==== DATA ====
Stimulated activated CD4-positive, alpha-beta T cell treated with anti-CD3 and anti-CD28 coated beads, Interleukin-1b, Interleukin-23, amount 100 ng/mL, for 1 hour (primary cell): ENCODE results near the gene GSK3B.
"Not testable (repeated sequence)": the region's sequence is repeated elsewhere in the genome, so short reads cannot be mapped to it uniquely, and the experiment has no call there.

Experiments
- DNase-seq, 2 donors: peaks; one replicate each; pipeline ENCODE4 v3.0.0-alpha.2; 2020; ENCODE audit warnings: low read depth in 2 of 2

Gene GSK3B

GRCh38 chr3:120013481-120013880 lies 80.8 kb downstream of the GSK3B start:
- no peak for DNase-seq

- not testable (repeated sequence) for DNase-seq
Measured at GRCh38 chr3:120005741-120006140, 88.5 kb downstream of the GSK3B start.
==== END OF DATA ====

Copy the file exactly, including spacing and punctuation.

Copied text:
Stimulated activated CD4-positive, alpha-beta T cell treated with anti-CD3 and anti-CD28 coated beads, Interleukin-1b, Interleukin-23, amount 100 ng/mL, for 1 hour (primary cell): ENCODE results near the gene GSK3B.
"Not testable (repeated sequence)": the region's sequence is repeated elsewhere in the genome, so short reads cannot be mapped to it uniquely, and the experiment has no call there.

Experiments
- DNase-seq, 2 donors: peaks; one replicate each; pipeline ENCODE4 v3.0.0-alpha.2; 2020; ENCODE audit warnings: low read depth in 2 of 2

Gene GSK3B

GRCh38 chr3:120013481-120013880 lies 80.8 kb downstream of the GSK3B start:
- no peak for DNase-seq

- not testable (repeated sequence) for DNase-seq
Measured at GRCh38 chr3:120005741-120006140, 88.5 kb downstream of the GSK3B start.